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June 19, 2015updated 29 Jul 2021 9:40am

Can medically supervised injecting centres help Dublin tackle its drug problem?

By Aoife Moriarty

Tackling drug abuse is a live issue in every major city across the world. In recent years, how to deal with vulnerable addicts has become central to that debate.

In 2012, an academic research paper found that seven Irish people in every 1,000 were heroin users, giving the country the highest prevalence of use of the drug in the EU. Since 2014, there has also been a worrying spike in the number of cases of HIV among drug users in the capital.

It’s against that background that Aodhán Ó Ríordáin, the minister responsible for the state’s national drugs strategy, has voiced his support for medically supervised injection centres (MSICs) in urban areas.

The principle is a simple one: injecting centres advocate a “harm reduction” approach to drug use. They do not promote drug taking, but they do provide a legal, hygienic and safe environment for addicts to use drugs. They have medically trained staff onsite, and provide access to drugs education as well as health and social services.

The first official such facility was founded in Bern, Switzerland in the 1980s, and today, across the globe, 90 of them are now in operation. Only three of these – one in King’s Cross, Sydney, and two in Vancouver – are outside Europe. The rest are located across cities in Switzerland, Germany, the Netherlands, Norway, Spain and Luxembourg.

The proposals for Ireland’s first MSIC were released earlier this month. They’re the work of the Ana Liffey Drug Project, a national charity for substance users.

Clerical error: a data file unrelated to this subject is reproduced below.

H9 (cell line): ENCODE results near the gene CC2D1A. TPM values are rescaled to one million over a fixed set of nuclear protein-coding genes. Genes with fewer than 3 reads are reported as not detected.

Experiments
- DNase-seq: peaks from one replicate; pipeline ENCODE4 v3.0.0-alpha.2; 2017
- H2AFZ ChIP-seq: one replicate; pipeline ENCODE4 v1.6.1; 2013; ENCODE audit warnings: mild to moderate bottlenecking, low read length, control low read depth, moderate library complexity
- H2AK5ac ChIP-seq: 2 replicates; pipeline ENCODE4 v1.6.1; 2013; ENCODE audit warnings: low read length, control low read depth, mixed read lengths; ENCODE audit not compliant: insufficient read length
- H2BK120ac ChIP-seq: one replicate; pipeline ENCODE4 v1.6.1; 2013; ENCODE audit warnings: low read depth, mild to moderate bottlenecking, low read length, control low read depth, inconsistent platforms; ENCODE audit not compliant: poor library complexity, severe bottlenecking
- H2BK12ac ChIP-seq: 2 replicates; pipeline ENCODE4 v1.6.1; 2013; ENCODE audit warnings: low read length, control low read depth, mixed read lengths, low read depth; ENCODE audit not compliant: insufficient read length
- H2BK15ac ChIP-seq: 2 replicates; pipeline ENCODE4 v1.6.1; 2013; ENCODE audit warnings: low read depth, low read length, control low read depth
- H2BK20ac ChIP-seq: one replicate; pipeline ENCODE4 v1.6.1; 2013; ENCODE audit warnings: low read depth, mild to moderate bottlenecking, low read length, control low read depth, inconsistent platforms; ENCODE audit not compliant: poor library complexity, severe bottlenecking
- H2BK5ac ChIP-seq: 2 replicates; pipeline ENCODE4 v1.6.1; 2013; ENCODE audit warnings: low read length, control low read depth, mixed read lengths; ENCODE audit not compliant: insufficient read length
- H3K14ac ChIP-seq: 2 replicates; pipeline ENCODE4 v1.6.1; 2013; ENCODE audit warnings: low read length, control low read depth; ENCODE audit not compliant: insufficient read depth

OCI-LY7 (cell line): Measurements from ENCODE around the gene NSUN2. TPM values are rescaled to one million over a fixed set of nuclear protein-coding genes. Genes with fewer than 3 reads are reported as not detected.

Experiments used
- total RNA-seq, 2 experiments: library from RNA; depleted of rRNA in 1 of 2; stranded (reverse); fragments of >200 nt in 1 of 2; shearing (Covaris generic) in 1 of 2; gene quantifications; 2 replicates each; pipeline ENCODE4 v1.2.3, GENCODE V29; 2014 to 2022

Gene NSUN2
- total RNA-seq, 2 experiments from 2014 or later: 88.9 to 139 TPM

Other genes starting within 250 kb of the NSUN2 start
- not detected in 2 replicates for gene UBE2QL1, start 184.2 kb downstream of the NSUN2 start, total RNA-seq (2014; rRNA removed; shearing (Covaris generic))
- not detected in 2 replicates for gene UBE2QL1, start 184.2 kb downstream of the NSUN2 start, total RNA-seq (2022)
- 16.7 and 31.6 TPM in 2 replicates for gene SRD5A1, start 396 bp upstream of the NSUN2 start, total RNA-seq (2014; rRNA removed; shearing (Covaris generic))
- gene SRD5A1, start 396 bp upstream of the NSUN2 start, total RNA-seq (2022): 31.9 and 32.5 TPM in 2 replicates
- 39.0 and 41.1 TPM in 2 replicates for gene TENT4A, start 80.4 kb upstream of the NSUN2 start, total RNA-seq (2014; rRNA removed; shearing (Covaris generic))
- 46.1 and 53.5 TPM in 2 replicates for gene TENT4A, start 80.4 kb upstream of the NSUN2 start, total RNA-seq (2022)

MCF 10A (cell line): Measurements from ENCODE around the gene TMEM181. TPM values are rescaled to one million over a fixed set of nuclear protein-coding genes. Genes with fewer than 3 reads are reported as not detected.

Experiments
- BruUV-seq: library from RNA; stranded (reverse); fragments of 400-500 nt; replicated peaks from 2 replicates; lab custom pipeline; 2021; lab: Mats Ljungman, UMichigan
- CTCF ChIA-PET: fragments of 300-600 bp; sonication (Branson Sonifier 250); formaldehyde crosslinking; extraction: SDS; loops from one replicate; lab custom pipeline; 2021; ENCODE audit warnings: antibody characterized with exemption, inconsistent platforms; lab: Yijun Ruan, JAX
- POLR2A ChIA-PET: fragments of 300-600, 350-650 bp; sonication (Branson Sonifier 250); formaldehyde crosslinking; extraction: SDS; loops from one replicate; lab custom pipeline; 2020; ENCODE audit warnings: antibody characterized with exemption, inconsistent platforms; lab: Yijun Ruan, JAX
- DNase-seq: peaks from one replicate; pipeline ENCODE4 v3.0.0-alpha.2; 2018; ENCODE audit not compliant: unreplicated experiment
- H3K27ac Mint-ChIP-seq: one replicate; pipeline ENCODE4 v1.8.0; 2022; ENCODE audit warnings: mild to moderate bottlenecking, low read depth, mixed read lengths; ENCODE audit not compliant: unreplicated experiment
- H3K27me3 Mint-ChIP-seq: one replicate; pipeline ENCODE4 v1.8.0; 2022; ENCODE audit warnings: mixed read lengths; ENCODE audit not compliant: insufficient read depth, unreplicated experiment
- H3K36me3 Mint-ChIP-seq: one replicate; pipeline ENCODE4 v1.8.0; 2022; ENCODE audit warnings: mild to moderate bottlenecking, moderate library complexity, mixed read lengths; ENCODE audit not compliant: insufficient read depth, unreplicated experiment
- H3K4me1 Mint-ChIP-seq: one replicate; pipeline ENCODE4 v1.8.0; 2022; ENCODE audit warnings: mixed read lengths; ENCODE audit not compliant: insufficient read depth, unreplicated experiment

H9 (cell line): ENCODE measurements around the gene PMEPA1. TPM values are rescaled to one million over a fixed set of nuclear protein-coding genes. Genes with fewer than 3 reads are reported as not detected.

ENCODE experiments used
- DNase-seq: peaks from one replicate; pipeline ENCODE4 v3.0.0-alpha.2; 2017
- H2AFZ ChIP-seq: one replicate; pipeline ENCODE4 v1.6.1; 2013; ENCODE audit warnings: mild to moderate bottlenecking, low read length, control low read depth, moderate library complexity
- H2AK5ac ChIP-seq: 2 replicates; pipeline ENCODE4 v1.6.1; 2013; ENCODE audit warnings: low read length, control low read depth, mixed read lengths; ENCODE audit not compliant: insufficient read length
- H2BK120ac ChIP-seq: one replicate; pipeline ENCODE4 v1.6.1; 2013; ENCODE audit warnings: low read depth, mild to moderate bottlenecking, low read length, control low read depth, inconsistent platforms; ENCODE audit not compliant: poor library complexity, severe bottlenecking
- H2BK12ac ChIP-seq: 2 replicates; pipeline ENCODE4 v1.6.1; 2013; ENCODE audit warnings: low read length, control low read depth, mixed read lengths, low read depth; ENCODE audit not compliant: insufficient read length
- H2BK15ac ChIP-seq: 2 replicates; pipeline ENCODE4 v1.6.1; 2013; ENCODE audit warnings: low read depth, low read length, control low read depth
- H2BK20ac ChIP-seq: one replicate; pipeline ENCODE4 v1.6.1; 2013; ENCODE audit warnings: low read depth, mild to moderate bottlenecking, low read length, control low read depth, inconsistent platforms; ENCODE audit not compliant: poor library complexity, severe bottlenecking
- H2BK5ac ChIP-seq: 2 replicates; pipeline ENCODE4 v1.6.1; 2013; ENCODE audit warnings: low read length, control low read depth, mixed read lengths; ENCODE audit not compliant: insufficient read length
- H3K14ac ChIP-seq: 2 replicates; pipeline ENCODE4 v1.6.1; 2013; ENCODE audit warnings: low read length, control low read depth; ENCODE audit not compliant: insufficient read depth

Public opinion is divided on the concept, with some believing an MSIC would encourage drug use. But Ó Ríordáin is confident of the benefits. Last month, he described injecting centres as “the lesser of two evils”, arguing that they would get drug taking off the streets, while also limiting personal risk factors such as overdose and disease transmission via infected needles. Another broadly accepted benefit of such facilities is that they provide a referral gateway to rehabilitation and social services to those who might not otherwise access them.

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So just how successful have the existing centres – mainly set up in the 1990s and early 2000s – been? While concrete evidence is scarce, there are some promising signs.

The MSIC set up in 2001 in Sydney’s Kings Cross claims that, over a ten year period, it has dealt with 4,400 drug overdoses on site without a single fatality. There has also been an “80 per cent reduction” in ambulance call-outs to this inner city area. In Vancouver, the Insite injecting centre saw more than 400 admissions to its adjacent detox facility in 2012, with 49 per cent completing the programme.

Meanwhile, the neutral European Monitoring Centre for Drugs and Drug Addiction has this to say in its 2015 European Drug Report:

“…the benefits of providing supervised drug consumption facilities may include improvements in safe, hygienic drug use, especially among regular clients, increased access to health and social services, and reduced public drug use and associated nuisance.”

It added that there was no evidence suggested that creating such facilities increased either the frequency or incidence of drug uses, concluding:

“These services facilitate rather than delay treatment entry and do not result in higher rates of local drug-related crime.”

How effective an MSIC in Ireland’s capital might be remains to be seen. But for a city such as Dublin, it just might be an effective and helpful tool in an uphill battle.

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